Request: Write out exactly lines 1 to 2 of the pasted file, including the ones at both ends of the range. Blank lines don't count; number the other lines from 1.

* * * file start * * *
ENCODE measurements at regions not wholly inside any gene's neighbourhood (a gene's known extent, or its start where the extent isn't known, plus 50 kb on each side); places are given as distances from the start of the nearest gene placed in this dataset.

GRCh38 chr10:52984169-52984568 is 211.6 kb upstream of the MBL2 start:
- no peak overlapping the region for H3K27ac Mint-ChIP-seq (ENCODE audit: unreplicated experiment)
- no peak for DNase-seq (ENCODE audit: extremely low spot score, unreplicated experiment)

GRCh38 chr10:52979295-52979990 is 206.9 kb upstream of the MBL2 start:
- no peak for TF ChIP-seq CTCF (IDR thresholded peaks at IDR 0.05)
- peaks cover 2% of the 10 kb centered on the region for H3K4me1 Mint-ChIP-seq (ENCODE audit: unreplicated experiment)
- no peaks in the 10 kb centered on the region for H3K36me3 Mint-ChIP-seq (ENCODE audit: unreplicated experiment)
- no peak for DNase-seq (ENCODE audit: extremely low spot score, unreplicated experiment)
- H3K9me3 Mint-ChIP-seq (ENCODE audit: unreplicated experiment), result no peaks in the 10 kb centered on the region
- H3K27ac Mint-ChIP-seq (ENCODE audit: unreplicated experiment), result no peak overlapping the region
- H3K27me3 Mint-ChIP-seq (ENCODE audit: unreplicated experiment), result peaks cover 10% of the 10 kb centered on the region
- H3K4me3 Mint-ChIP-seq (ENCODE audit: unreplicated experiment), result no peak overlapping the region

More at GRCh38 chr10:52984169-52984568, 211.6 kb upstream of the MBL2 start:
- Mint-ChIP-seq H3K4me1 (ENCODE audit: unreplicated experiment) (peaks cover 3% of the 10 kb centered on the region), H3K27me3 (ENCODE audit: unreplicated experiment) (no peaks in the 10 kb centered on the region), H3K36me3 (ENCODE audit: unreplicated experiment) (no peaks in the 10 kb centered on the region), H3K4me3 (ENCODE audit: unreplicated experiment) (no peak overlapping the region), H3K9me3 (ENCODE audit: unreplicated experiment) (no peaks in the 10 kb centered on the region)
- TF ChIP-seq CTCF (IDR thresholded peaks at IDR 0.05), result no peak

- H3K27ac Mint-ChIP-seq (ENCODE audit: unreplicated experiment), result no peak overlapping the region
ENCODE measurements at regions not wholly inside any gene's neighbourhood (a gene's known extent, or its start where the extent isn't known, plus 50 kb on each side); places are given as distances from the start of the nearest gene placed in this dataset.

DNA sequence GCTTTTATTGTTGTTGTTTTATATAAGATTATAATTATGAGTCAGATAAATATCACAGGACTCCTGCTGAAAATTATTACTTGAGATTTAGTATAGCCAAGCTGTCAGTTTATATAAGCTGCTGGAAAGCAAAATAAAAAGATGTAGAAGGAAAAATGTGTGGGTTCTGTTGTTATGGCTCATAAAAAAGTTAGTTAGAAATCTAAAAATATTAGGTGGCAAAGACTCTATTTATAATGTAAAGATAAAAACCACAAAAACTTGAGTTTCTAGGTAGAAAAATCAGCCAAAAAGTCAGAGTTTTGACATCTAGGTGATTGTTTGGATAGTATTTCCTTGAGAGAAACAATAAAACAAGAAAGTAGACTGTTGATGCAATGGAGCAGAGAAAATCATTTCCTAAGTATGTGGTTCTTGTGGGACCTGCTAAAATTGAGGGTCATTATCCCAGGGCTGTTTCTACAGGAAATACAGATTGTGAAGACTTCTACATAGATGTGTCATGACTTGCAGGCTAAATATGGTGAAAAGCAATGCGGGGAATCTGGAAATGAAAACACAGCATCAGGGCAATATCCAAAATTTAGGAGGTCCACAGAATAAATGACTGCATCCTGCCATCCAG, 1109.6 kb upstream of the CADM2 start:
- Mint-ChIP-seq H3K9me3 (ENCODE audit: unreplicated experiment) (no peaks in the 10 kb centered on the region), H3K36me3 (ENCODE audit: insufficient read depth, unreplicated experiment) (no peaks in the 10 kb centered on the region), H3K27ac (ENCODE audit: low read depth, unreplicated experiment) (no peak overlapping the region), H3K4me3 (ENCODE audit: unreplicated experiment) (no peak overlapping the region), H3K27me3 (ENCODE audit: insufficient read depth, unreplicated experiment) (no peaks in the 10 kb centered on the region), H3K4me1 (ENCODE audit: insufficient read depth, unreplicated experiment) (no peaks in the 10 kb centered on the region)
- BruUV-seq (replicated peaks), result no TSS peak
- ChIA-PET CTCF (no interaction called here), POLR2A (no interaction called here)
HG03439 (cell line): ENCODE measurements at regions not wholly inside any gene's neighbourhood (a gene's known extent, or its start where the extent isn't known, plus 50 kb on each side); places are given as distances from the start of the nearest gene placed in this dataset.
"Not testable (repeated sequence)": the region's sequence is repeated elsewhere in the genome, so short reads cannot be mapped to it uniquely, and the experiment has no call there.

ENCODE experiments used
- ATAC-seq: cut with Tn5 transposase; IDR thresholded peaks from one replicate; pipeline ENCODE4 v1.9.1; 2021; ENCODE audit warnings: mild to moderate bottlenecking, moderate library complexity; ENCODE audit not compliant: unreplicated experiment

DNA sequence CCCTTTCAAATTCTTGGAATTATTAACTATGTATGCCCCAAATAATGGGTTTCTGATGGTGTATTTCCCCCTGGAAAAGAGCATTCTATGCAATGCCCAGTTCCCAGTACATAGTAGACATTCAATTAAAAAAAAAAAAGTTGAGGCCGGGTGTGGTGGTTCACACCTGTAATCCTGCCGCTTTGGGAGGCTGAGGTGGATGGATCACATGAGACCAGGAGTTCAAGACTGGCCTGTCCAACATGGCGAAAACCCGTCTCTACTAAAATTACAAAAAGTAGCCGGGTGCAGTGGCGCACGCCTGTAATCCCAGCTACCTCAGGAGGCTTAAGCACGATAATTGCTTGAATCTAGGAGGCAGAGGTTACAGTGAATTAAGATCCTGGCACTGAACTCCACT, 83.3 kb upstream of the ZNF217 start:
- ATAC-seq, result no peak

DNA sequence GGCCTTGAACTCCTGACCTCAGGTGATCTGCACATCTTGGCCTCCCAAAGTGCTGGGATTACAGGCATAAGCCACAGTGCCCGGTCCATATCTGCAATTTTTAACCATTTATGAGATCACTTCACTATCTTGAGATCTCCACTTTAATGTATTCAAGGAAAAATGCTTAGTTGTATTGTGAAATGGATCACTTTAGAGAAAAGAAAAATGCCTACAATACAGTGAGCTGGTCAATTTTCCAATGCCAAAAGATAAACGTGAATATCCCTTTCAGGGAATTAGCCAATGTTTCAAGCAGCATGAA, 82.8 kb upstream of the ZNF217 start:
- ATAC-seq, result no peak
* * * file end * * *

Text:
ENCODE measurements at regions not wholly inside any gene's neighbourhood (a gene's known extent, or its start where the extent isn't known, plus 50 kb on each side); places are given as distances from the start of the nearest gene placed in this dataset.

GRCh38 chr10:52984169-52984568 is 211.6 kb upstream of the MBL2 start: